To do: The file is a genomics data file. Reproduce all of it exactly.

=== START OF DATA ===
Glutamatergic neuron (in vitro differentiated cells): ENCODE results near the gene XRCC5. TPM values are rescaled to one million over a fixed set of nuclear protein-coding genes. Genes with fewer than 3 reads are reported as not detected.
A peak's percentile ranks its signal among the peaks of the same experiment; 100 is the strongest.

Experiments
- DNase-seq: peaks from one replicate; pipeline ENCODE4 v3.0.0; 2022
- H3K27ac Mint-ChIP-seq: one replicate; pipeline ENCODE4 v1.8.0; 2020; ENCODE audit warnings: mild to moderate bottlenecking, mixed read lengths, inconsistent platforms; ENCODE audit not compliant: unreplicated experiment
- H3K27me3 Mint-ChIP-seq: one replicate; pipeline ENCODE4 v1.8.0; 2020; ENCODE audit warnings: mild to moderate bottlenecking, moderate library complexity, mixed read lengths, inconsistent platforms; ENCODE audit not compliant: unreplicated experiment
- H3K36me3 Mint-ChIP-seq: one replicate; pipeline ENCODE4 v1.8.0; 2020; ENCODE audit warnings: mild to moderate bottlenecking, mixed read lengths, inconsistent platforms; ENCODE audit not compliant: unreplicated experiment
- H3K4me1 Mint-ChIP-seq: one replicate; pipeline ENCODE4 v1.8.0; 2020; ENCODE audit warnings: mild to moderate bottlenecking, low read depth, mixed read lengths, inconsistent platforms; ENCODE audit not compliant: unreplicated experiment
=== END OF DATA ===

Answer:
Glutamatergic neuron (in vitro differentiated cells): ENCODE results near the gene XRCC5. TPM values are rescaled to one million over a fixed set of nuclear protein-coding genes. Genes with fewer than 3 reads are reported as not detected.
A peak's percentile ranks its signal among the peaks of the same experiment; 100 is the strongest.

Experiments
- DNase-seq: peaks from one replicate; pipeline ENCODE4 v3.0.0; 2022
- H3K27ac Mint-ChIP-seq: one replicate; pipeline ENCODE4 v1.8.0; 2020; ENCODE audit warnings: mild to moderate bottlenecking, mixed read lengths, inconsistent platforms; ENCODE audit not compliant: unreplicated experiment
- H3K27me3 Mint-ChIP-seq: one replicate; pipeline ENCODE4 v1.8.0; 2020; ENCODE audit warnings: mild to moderate bottlenecking, moderate library complexity, mixed read lengths, inconsistent platforms; ENCODE audit not compliant: unreplicated experiment
- H3K36me3 Mint-ChIP-seq: one replicate; pipeline ENCODE4 v1.8.0; 2020; ENCODE audit warnings: mild to moderate bottlenecking, mixed read lengths, inconsistent platforms; ENCODE audit not compliant: unreplicated experiment
- H3K4me1 Mint-ChIP-seq: one replicate; pipeline ENCODE4 v1.8.0; 2020; ENCODE audit warnings: mild to moderate bottlenecking, low read depth, mixed read lengths, inconsistent platforms; ENCODE audit not compliant: unreplicated experiment